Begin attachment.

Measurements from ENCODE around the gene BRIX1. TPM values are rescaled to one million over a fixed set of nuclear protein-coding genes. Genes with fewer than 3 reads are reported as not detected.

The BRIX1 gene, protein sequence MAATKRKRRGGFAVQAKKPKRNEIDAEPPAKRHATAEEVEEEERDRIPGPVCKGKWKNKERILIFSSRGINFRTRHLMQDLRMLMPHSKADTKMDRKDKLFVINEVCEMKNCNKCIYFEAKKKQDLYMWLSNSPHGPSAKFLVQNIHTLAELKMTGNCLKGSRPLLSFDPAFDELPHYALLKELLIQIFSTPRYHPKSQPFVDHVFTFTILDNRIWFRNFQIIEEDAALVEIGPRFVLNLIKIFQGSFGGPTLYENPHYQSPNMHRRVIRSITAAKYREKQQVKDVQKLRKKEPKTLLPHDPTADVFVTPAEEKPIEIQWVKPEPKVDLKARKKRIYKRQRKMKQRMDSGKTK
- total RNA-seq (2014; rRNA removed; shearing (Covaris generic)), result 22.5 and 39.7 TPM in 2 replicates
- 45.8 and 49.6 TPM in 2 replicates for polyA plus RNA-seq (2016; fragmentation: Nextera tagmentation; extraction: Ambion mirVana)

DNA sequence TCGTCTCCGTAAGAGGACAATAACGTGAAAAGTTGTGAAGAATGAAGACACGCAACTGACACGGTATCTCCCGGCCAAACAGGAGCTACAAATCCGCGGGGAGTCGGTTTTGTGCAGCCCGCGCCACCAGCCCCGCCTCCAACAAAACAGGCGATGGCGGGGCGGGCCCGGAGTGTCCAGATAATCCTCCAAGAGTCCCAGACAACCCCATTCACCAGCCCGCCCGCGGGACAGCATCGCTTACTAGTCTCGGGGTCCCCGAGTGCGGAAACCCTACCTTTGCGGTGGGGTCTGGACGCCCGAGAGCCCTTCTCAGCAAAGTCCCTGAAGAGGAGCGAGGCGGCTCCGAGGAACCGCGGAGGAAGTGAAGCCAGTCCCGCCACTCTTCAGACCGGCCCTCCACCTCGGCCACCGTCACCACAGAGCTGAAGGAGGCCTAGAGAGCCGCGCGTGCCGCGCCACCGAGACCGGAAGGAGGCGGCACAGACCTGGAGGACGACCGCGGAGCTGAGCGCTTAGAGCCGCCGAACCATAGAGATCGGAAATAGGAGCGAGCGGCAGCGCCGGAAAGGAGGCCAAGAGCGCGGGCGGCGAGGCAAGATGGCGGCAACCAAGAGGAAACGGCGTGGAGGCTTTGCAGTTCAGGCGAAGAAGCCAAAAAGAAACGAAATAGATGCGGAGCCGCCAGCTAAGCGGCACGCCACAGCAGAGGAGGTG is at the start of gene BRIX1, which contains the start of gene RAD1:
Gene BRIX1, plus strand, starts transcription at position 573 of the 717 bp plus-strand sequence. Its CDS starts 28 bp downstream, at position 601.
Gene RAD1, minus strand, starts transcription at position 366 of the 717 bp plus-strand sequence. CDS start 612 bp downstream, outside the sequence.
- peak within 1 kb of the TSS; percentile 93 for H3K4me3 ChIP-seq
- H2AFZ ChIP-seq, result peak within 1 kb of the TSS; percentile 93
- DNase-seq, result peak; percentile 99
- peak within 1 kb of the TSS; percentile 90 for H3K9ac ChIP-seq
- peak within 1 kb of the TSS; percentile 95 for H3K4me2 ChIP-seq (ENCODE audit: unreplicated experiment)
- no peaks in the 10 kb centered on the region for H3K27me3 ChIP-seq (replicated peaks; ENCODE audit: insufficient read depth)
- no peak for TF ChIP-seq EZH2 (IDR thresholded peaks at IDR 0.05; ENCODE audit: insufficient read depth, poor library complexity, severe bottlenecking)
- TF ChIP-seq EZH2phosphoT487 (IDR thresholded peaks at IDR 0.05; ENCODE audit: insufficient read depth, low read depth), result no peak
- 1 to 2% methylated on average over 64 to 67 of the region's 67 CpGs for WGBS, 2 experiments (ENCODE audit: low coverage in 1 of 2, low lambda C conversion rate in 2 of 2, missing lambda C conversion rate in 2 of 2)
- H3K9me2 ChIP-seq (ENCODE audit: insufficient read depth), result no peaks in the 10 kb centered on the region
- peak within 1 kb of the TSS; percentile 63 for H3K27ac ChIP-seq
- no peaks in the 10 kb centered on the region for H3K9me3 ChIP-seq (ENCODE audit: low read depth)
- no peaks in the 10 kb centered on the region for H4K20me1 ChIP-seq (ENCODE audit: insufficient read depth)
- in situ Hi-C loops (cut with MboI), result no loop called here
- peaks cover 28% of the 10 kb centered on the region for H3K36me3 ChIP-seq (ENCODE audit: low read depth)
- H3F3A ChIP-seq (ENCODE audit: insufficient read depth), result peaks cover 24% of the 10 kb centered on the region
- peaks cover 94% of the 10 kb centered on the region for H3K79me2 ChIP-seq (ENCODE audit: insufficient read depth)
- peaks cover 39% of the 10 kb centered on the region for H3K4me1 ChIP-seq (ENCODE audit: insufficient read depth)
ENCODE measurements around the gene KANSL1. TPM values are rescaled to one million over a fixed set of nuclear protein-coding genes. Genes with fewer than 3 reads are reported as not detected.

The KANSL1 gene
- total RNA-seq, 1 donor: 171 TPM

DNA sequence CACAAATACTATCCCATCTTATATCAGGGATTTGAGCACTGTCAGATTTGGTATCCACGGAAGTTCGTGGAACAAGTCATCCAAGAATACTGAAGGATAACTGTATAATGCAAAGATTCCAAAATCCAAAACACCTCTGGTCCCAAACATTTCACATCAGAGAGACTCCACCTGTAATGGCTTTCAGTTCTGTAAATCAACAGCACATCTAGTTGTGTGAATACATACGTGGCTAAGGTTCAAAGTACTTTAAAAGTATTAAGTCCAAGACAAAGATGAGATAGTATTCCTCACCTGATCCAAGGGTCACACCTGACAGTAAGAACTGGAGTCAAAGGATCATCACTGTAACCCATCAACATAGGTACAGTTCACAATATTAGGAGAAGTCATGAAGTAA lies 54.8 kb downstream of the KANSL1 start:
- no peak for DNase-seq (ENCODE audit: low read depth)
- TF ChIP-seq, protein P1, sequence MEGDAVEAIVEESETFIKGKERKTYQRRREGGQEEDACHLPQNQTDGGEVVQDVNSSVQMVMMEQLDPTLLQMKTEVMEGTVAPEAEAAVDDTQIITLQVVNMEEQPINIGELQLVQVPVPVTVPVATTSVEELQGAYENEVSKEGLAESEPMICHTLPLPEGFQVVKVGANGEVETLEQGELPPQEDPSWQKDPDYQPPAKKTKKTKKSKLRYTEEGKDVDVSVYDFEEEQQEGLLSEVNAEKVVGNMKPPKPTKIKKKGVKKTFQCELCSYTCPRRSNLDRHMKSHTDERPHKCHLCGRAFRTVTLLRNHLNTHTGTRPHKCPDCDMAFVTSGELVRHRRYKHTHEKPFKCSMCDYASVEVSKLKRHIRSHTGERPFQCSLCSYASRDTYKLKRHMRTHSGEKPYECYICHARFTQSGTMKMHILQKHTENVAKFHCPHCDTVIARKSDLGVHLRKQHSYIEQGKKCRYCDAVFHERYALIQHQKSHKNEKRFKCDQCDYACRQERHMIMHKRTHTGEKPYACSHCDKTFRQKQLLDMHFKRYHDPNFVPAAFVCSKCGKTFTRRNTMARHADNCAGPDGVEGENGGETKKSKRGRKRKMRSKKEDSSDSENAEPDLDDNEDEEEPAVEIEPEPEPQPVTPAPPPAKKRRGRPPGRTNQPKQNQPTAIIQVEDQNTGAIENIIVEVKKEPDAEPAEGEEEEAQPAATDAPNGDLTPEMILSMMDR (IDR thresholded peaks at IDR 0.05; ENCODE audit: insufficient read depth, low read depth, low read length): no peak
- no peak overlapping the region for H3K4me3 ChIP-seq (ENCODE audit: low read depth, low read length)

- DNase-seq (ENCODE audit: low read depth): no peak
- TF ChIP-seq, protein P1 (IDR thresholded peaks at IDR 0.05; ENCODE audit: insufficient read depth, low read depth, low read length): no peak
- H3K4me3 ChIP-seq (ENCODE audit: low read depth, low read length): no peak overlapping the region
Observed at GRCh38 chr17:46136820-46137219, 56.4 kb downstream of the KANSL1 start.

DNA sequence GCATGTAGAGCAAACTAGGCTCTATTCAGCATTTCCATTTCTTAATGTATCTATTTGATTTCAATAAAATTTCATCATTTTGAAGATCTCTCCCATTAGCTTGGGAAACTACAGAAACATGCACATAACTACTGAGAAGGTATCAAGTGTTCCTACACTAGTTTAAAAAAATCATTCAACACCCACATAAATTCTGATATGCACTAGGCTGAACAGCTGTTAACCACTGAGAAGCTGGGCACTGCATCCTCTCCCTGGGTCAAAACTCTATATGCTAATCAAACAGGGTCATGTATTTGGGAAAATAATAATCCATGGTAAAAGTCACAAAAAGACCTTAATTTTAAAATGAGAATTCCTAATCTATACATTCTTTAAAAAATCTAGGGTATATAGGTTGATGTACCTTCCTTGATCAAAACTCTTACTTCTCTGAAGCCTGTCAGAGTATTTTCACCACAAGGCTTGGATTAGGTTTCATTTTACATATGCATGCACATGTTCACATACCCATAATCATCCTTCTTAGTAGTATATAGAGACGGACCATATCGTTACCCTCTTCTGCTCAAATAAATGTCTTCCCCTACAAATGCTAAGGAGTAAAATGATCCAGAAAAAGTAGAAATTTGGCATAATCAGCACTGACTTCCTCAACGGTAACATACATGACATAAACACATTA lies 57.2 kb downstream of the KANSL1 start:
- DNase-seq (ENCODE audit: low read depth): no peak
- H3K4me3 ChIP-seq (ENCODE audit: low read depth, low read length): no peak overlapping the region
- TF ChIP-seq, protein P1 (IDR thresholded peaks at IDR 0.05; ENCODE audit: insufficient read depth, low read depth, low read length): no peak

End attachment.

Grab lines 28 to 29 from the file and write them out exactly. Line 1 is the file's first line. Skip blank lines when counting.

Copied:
- total RNA-seq, 1 donor: 171 TPM

DNA sequence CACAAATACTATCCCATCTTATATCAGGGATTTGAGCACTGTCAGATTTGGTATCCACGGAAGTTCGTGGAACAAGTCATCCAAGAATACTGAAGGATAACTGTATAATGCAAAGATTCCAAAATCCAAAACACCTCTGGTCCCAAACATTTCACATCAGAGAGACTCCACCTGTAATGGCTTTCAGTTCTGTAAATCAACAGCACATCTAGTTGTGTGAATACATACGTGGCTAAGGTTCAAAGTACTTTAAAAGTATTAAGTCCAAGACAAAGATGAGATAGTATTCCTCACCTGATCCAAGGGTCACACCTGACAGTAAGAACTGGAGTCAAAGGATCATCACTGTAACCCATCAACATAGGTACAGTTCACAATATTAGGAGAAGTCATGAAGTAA lies 54.8 kb downstream of the KANSL1 start: